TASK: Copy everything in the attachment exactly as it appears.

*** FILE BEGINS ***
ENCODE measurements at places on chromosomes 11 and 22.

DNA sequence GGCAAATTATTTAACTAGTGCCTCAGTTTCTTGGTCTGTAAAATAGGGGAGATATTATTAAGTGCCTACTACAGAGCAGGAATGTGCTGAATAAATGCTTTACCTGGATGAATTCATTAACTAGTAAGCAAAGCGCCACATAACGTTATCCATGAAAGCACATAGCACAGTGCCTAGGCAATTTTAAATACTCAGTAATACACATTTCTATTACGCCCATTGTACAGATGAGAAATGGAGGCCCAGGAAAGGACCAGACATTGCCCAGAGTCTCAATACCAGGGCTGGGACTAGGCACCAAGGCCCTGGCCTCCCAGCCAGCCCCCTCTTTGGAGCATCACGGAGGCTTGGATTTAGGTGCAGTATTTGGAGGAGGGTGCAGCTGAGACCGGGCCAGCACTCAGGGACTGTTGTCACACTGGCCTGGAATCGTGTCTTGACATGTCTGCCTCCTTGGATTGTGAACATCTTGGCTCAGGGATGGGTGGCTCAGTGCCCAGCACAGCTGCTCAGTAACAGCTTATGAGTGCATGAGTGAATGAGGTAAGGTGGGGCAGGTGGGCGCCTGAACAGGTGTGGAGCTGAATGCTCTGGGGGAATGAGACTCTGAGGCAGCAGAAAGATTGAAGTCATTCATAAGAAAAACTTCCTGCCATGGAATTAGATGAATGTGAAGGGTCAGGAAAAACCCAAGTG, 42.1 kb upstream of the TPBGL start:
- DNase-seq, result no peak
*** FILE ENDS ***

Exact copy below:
ENCODE measurements at places on chromosomes 11 and 22.

DNA sequence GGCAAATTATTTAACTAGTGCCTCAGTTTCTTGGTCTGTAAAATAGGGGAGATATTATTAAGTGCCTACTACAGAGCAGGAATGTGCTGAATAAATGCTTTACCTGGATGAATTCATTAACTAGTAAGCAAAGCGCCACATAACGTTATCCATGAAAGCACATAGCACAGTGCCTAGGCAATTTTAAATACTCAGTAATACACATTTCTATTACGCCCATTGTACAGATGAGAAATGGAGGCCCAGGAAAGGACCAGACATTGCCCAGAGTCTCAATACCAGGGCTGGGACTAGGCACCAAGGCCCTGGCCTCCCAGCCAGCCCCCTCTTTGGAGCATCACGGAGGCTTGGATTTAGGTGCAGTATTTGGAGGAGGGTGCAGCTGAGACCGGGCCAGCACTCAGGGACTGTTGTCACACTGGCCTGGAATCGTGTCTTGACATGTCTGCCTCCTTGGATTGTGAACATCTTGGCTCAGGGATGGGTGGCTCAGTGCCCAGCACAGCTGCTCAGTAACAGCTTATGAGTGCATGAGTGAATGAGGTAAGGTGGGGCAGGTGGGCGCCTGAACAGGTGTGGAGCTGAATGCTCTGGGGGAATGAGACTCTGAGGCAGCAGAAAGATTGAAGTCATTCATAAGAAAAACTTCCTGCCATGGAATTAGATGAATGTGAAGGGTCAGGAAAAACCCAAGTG, 42.1 kb upstream of the TPBGL start:
- DNase-seq, result no peak